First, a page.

The Twitter Layoffs Were Worse Than Reported…. And Who Got Laid Off Is Interesting As Well

Platformer has done it again by getting all the details of Twitter’s latest layoffs:

Last week, Twitter managers started receiving unexpected calls from Steve Davis. A longtime associate of Elon Musk’s — he began working at SpaceX in 2003 — Davis is currently CEO of The Boring Company. Since loaning himself out to Twitter last year, Davis has emerged as one of Musk’s top lieutenants there. 

Who on your team is exceptional? Davis asked managers when they got on the phone. Who would you bet your job on?

At first, managers assumed the questions were related to annual bonuses. In January, Musk’s associates told Twitter employees that high performers would receive new stock grants. That hadn’t happened yet. Perhaps now was finally the time?

On Saturday, though, the real reason for the calls was finally revealed. Twitter employees tried to log onto their work devices only to find that they’d been locked out, just like thousands of workers before them. Once again, there was no warning. If there was a twist here, it’s that the move came three months after Musk told employees that the company was done with layoffs

The cuts impacted more than 200 employees, we’re told, including product managers, engineers, and a number of people on data science. (The New York Times first reported the full scope of the terminations.) “Honestly, it felt like Elon got drunk and slept on the ‘del’ key on his phone,” a source said. “There is no pattern.”

Keep in mind that when reports of the layoffs started to surface, the figure that was “at least 50”. So going from 50 to 200 in a company that is estimated to have had about 1700 employees or less before these latest layoffs is a big swing of the axe.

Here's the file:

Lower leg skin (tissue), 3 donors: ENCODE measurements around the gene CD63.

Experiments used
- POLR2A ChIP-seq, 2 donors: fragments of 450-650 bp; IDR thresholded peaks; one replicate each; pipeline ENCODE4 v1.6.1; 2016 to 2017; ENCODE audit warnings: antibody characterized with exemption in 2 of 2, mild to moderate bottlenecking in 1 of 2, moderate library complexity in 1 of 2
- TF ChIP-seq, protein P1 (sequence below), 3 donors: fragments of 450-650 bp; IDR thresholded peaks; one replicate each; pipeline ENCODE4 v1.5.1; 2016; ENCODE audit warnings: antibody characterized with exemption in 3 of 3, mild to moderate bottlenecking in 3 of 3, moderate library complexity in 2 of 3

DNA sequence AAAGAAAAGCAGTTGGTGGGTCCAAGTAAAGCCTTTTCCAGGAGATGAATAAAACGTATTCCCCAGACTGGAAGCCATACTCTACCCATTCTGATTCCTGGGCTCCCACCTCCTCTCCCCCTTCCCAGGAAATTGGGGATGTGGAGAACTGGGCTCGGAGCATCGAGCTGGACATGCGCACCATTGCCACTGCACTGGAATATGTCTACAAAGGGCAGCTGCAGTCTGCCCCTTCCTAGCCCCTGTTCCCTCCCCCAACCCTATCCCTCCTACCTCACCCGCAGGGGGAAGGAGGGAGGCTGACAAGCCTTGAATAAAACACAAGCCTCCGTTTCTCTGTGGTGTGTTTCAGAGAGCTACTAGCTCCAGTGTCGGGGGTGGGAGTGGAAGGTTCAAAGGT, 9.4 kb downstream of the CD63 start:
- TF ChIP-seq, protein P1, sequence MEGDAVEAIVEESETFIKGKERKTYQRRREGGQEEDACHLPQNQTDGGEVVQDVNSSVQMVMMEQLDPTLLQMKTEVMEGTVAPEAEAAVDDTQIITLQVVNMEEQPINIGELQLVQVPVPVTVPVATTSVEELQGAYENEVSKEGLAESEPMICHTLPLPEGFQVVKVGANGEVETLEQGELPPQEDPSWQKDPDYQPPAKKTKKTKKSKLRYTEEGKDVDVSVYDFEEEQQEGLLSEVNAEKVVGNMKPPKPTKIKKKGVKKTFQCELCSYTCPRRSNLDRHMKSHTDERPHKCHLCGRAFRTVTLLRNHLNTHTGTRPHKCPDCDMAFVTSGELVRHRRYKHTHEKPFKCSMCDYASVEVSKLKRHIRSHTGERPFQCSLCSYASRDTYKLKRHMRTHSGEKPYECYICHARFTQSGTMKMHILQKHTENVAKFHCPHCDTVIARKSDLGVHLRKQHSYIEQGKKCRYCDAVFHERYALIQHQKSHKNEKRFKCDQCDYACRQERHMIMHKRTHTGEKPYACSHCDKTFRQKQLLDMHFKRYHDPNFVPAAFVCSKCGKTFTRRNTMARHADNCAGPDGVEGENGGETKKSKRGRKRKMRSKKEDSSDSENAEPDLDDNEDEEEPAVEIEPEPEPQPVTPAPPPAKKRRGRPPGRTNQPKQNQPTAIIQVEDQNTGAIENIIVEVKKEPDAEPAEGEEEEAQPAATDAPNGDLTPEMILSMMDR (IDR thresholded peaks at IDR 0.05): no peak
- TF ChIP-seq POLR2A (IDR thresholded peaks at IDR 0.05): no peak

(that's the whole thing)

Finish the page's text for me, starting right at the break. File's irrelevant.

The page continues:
And who got laid off is making news as well:

Among the more notable layoffs in this round were founders of companies that Twitter had acquired under its previous owners. Haraldur Thorleifsson, Martijn de Kuijper, Leah Culver, and Esther Crawford had previously been on a “do not fire” list, because it was going to be so expensive to pay them out: as part of their compensation packages, the founders had accelerated stock vesting. All four were cut over the weekend.

Chris Reidy, the company’s acting head of sales, also was cut, a source said.

The name Esther Crawford jumps out at me as she Tweeted this when Elon took over:

I guess that this proves that being loyal to Elon Musk gets you absolutely nothing at the end of the day. Seeing as Elon demanded people at Twitter be “hardcore” and Crawford responded. And got downsized anyway.

Though based on this, she’s taking it well. At least in public:

There is one other thing that Platformer is reporting:

Davis’ star has risen steadily since he came to Twitter as part of Musk’s transition team last year. In December, the Information reported that Musk tasked Davis with cutting $500 million in costs; instead, he cut close to $1 billion — all while sleeping in the office with his partner and their newborn child. His success in bringing costs down by any means necessary has led to growing speculation internally that Musk will choose him to be Twitter’s next CEO. 

Sure he is. Until Elon decides that he too needs to go in order to cut costs. Just watch. You’ll see.

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